COVID-19 is changing our future by dramatically accelerating the digital transformation of our economy and society. It is affecting all areas of our lives – from healthcare, education, and social ties, to work, shopping, finance, insurance, etc. Online business meetings and conferences will be replacing much of the international travel, many office buildings will become redundant, while lessons, lectures, doctor visits, dates and even weddings and funerals will be routinely held online.

I would like to focus my remarks on the effects of COVID-19 on manufacturing facilities and supply chains:

Distributed supply chains are not as attractive and efficient as they once seemed – rare events can really disrupt them, and not in a good way. Countries and firms demand more resilient supply chains, including additional capacity closer to home in case of a major disruption, so as not to depend on political decisions of other countries.

Manufacturing facilities must become much more flexible and resilient to disruptions, and allow for remote monitoring, remote management, and better business continuity, once disrupted. This is demanded not only by the manufacturers, but also by their customers, investors, creditors, and insurers. As a result, an extensive digitization of the shop floor, including its integration with all the other systems is becoming essential rather than nice to have. It provides the necessary first layer of high-quality data, upon which another layer of insight generation, decision support, and control of production processes – all in real time – must be superimposed. Such systems must become an order of magnitude better than what exists today.

These imply that COVID-19 is also likely to accelerate the adoption of digital technologies in manufacturing and supply chain management, which until now was lagging behind other sectors. Relevant technologies include big data collection from the shop floor without disturbing the operations, using advanced sensors and novel data platforms, to create digital replicas of the processes. Advanced artificial intelligence (AI) and machine learning (ML) tools detect inefficiencies, future problems, and anomalies, including cyber threats. Distributed systems, such as industrial 3D printing and remote manufacturing add to the mix, but require much more sophisticated data handling and communication, and a higher level of cybersecurity. Many such technologies (Industry 4.0) will be needed in newly constructed manufacturing facilities; however, they can also support the digitization of brownfield operations, substituting OPEX (operating expenses) for CAPEX (capital expenditures).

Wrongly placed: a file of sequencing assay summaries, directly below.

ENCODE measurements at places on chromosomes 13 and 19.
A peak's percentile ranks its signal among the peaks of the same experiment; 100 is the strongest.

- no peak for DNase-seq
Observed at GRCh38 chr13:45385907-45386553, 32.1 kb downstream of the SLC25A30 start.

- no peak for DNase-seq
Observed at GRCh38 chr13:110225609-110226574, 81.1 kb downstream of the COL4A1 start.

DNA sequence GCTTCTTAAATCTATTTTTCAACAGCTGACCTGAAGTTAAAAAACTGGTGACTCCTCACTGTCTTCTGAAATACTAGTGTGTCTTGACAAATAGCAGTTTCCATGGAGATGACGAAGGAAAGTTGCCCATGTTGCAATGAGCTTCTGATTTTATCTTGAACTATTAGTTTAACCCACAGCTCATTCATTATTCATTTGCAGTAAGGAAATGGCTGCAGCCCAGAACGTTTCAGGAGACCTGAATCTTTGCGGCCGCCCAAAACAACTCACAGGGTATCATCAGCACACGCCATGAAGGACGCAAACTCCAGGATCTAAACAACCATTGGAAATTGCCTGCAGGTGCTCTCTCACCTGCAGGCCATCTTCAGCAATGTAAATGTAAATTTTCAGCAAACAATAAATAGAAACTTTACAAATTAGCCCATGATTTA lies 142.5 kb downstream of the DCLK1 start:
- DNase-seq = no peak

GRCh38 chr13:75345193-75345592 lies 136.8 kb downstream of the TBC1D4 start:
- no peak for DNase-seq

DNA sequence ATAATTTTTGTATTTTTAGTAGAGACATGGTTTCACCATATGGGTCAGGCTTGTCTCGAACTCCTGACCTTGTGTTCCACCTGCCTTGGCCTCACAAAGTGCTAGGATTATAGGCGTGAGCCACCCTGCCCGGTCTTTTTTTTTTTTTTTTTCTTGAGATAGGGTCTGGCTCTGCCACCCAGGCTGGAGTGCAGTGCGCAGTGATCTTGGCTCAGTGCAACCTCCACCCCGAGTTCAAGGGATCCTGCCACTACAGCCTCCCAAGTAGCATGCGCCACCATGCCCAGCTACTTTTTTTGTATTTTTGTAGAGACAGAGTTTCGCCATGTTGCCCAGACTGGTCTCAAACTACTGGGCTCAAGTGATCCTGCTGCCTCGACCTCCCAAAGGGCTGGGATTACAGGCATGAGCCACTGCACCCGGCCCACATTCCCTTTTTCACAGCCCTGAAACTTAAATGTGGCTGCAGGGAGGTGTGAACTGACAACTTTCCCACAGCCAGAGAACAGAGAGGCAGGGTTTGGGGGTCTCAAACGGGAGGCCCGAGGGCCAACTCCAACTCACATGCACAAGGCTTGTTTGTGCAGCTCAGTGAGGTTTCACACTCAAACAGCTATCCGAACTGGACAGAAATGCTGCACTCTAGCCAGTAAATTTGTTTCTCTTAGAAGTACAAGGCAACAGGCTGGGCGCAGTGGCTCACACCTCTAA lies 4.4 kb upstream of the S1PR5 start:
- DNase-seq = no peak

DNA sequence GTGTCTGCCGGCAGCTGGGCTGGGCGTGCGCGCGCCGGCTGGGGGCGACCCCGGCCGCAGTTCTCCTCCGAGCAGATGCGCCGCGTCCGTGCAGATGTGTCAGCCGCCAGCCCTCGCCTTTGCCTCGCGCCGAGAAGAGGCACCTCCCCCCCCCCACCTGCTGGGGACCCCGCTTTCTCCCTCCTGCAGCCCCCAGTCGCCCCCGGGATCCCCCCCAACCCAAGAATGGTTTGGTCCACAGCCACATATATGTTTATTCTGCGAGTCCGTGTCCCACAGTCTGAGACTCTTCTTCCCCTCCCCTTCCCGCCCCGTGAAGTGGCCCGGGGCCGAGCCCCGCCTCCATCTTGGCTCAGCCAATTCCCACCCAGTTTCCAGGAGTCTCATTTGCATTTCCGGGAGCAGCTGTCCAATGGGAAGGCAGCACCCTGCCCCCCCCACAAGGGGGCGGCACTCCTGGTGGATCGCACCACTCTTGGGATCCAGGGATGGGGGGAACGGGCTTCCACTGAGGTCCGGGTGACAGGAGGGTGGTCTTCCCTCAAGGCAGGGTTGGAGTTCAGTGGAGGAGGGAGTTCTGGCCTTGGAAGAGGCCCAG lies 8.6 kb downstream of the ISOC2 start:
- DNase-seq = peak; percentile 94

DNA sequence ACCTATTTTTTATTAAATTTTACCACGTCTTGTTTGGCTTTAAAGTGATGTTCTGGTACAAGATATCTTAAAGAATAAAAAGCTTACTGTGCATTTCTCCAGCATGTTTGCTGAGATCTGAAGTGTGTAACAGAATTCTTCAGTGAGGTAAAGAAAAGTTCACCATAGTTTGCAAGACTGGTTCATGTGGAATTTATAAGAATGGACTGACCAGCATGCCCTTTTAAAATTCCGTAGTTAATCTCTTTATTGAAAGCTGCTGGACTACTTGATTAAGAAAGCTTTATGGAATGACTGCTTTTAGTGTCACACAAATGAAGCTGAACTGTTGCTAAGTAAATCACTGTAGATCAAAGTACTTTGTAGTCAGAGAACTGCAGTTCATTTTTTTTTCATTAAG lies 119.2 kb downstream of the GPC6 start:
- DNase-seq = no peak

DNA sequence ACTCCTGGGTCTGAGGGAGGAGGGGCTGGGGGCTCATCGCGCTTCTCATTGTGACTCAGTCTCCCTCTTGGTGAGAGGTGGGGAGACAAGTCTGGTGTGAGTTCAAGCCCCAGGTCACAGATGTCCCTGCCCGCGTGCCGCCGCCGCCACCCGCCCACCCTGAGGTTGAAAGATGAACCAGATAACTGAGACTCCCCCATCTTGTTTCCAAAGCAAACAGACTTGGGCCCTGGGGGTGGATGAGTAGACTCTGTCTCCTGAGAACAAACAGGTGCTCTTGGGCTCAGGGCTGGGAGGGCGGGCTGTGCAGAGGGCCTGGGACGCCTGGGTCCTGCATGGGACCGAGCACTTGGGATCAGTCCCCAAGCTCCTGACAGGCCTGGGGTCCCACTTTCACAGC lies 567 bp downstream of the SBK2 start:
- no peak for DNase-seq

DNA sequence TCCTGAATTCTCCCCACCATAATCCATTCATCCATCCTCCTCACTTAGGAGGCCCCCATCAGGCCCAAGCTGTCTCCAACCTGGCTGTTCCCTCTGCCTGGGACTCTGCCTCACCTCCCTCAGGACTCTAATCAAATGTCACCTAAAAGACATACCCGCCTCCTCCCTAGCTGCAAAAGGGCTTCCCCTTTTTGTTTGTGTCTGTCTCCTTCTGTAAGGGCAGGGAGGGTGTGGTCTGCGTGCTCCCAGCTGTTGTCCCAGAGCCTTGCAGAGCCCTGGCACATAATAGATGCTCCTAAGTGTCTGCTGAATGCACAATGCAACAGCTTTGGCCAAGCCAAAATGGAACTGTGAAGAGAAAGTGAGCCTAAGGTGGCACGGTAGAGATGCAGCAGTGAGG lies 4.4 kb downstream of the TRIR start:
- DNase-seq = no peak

Israel, the Startup Nation, is well-known for its cybersecurity and AI/ML, computer vision, sensors, and complex systems integration capabilities; their innovative combinations are essential for Industry 4.0 solutions, which explains why Israel – a country with a very small manufacturing sector – plays such a disproportionate role in the Fourth Industrial Revolution, helping create smart, resilient and agile industries around the world.

Start-Up Nation Central – a nonprofit organization promoting Israeli tech innovation – facilitates this process by helping large corporations connect to the Israeli Industry 4.0 sector. We see first-hand that more and more corporations realize that a much faster adoption of Industry 4.0 solutions is essential to keeping their competitive edge in the post-coronavirus era.

Explore Industry 4.0 solutions on Start-Up Nation Finder.

Prof. Eugene Kandel is the CEO of Start-Up Nation Central, a nonprofit organization dedicated to strengthening Israel’s innovation ecosystem and connecting the world’s government, business and NGO leaders to the people and technologies in Israel that can help them solve their most pressing problems. He is also an Emil Spyer Professor of Economics and Finance at the Hebrew University of Jerusalem. Prof. Eugene Kandel holds a BA and an MA from the Hebrew University, and an MBA and a Ph.D. from the Graduate School of Business at the University of Chicago. Prof. Kandel’s primary areas of academic expertise are Financial Markets and Financial Intermediaries. His research is published in the world’s leading finance and economics journals. Prof. Kandel was actively involved in the 1997 redesign of the Nasdaq trading rules. Prof. Kandel served as Editor and Associate Editor of several leading finance journals. He is a member of the Center for the Study of Rationality at the Hebrew University, a Research Fellow of the Center for Economic Policy and Research in London, and a Fellow of the European Corporate Governance Institute. He is the founder of the Center for Financial Markets and Institutions, and of the MA program in Finance and Financial Economics, both at the Hebrew University. Between 2009 and 2015, Prof. Kandel served as the Head of the National Economic Council in Israel’s Prime Minister’s Office and the Economic Adviser to the Prime Minister, and played a central role in all the major decisions on economic policy. Prior to that, he advised governments, corporations, financial institutions, and NGOs; served on the Israeli Antitrust Court; and chaired investment committees of pension and provident funds in Israel.

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